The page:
Chasity Dionne can’t believe her brother is dead.

“It still feels like a bad dream I want to wake up from,” she said Tuesday. “He had his issues – we all have our issues – but he wasn’t dangerous. This didn’t need to happen.”

Chad Dionne, 37, was shot and killed by York County sheriff’s deputies who responded to a disturbance at his home in Arundel early Monday morning. Sheriff William King said Dionne was armed when he confronted deputies, who then fired at him. Dionne left behind a wife and young son, also named Chad.

Chasity Dionne said she couldn’t share many details of the incident because the family is considering filing a wrongful death lawsuit, but she said she doesn’t understand why deputies responded with such force.

“He was alone in the house. He didn’t even come outside. How could he have confronted them?” she said. “It just doesn’t make any sense.”

King said deputies were called to the home at 267 Alfred Road for a report of a domestic disturbance. He did not provide additional details about the alleged disturbance.


Chasity Dionne said she didn’t know the details either. She said people had been at her brother’s house the night before and there was a bonfire, but her brother was alone when police arrived about 2 a.m.

She said her brother, who had no prior criminal history in Maine, suffered from mental illness that had worsened in the past few years. She said alcohol also was a factor Monday.

“Part of me wonders if maybe this was a cry for help,” she said. “But instead they took his life. Shooting is supposed to be a last resort.”

Dionne’s death is now under investigation by the Maine Attorney General’s Office, which is standard procedure for any police shooting. The two York County deputies who were involved – Steven Thistlewood and Heath Mains – are on administrative leave pending the investigation, which could take several weeks or months. King said Tuesday that any additional information would come from the attorney general.

The AG’s office, in more than 100 investigations since 1990, has never ruled that an officer wasn’t justified in using deadly force.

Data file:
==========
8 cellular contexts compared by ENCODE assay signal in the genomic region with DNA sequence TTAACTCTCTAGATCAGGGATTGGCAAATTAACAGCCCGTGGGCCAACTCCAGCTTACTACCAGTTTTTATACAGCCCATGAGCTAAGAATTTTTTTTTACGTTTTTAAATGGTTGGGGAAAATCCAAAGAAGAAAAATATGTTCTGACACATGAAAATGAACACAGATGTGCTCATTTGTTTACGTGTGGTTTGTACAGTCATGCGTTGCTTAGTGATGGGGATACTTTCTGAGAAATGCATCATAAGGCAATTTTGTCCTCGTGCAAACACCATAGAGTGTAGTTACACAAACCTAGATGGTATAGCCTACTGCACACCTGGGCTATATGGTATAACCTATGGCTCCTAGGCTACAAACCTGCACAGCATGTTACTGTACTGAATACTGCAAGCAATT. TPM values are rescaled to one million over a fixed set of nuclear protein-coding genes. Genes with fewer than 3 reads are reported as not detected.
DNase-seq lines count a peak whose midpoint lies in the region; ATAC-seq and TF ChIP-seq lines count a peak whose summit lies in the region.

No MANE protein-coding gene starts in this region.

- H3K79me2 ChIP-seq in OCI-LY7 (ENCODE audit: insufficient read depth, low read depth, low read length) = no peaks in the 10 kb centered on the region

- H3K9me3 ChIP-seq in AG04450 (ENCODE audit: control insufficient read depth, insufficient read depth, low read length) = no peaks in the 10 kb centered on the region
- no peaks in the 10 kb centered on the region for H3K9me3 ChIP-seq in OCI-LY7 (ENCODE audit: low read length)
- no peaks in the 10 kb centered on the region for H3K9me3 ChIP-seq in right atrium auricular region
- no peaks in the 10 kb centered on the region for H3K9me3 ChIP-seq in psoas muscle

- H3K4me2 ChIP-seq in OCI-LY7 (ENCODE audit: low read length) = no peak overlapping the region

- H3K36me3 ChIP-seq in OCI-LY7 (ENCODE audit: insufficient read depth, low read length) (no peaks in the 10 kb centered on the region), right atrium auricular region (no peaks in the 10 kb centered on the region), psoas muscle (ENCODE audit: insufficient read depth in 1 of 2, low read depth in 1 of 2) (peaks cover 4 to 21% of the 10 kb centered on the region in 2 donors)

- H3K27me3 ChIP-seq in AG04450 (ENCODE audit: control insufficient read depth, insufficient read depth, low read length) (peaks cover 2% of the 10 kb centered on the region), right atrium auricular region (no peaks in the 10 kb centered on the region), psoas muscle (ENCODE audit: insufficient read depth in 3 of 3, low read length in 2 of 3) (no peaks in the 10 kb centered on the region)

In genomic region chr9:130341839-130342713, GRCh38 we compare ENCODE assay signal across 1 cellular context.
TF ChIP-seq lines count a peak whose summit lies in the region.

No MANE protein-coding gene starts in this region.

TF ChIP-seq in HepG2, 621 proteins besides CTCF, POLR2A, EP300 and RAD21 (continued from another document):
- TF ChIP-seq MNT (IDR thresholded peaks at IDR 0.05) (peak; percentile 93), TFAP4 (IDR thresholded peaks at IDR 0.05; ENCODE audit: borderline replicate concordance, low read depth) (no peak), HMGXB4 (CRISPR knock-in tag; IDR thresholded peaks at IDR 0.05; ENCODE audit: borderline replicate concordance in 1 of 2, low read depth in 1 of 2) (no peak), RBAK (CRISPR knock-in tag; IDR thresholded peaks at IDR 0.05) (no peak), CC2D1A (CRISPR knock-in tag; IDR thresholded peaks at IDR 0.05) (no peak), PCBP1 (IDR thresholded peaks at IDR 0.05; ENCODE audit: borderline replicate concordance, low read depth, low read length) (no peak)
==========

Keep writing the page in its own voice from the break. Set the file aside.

Dionne’s sister said the family has viewed an evidence report from police that revealed officers fired 10 shots into the house. It’s not clear how many hit Dionne but he never fired his gun, she said.


Dionne, originally from Aroostook County, has been living in the Biddeford area for many years. He recently opened his own auto repair shop and was described as an “excellent mechanic” by a former colleague. A GoFundMe page has been set up to benefit Dionne’s widow and child.

“Early this morning we lost an amazing husband, father and friend,” the site reads. “Anyone who knew Chad knew that they could call him at any time any day, it didn’t matter if he was busy doing his own thing. he would drop whatever it was and help you out even if he hardly knew you without asking for anything in return. He was just a stand-up guy who wanted to help whenever he could, so I ask you at this time to give his wife, Michelle, and son, Chad, a little help that they deserve.”

Police shootings have come under increased national scrutiny in recent years after several high-profile cases, many involving victims who are African-American, have shown officers acting aggressively and, in some cases, negligently.

In response, many advocates have called on police departments to outfit all officers with body cameras that would record any interactions.

So far in Maine, police in South Portland, Fairfield, Gardiner, Wilton, Farmington, Richmond, Monmouth and Winslow use body cameras.

Chasity Dionne said she doesn’t know if police acted appropriately or not, but she believes they didn’t try hard enough to resolve the situation before shooting.


“I get that they have to protect themselves, they have families too,” she said. “But if this was a standoff, it didn’t last long. Why did it have to end this way?”

Eric Russell can be contacted at 791-6344 or at:

[email protected]

Twitter: PPHEricRussell

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